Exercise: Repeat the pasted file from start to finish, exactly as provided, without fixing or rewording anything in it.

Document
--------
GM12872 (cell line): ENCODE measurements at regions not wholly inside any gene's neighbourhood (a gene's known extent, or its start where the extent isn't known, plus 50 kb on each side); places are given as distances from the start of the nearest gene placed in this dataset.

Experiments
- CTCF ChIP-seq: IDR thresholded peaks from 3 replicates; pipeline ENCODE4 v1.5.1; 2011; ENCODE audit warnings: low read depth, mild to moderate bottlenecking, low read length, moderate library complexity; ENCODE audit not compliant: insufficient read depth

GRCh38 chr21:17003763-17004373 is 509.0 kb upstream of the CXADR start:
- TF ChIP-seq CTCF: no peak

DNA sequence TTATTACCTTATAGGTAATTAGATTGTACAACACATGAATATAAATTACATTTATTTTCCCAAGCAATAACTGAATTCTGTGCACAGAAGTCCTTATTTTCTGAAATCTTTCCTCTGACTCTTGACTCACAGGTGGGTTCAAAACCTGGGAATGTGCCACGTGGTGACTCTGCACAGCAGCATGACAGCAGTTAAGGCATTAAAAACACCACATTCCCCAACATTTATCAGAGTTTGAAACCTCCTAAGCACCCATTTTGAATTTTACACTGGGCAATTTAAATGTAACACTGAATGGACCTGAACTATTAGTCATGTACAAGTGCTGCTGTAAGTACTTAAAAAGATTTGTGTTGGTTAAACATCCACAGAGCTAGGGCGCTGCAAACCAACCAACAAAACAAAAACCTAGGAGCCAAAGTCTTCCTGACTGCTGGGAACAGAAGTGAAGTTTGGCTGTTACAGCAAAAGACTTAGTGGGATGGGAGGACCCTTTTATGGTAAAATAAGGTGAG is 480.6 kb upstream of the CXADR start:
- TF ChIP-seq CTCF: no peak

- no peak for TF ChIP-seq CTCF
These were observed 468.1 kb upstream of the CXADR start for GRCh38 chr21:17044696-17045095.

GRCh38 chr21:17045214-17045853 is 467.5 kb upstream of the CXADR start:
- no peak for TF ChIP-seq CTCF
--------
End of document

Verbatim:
GM12872 (cell line): ENCODE measurements at regions not wholly inside any gene's neighbourhood (a gene's known extent, or its start where the extent isn't known, plus 50 kb on each side); places are given as distances from the start of the nearest gene placed in this dataset.

Experiments
- CTCF ChIP-seq: IDR thresholded peaks from 3 replicates; pipeline ENCODE4 v1.5.1; 2011; ENCODE audit warnings: low read depth, mild to moderate bottlenecking, low read length, moderate library complexity; ENCODE audit not compliant: insufficient read depth

GRCh38 chr21:17003763-17004373 is 509.0 kb upstream of the CXADR start:
- TF ChIP-seq CTCF: no peak

DNA sequence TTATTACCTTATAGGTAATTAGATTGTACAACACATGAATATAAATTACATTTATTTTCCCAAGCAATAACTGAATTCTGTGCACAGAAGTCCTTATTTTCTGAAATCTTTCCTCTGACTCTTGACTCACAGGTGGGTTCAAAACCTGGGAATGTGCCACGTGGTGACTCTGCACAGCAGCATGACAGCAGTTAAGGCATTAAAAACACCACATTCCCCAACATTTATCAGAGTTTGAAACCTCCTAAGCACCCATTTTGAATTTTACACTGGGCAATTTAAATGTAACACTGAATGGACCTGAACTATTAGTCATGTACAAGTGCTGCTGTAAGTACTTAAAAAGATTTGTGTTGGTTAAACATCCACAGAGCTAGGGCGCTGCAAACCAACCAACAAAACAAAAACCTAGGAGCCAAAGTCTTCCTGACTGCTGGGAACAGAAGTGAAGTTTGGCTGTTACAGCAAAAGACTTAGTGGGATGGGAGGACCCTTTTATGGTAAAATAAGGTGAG is 480.6 kb upstream of the CXADR start:
- TF ChIP-seq CTCF: no peak

- no peak for TF ChIP-seq CTCF
These were observed 468.1 kb upstream of the CXADR start for GRCh38 chr21:17044696-17045095.

GRCh38 chr21:17045214-17045853 is 467.5 kb upstream of the CXADR start:
- no peak for TF ChIP-seq CTCF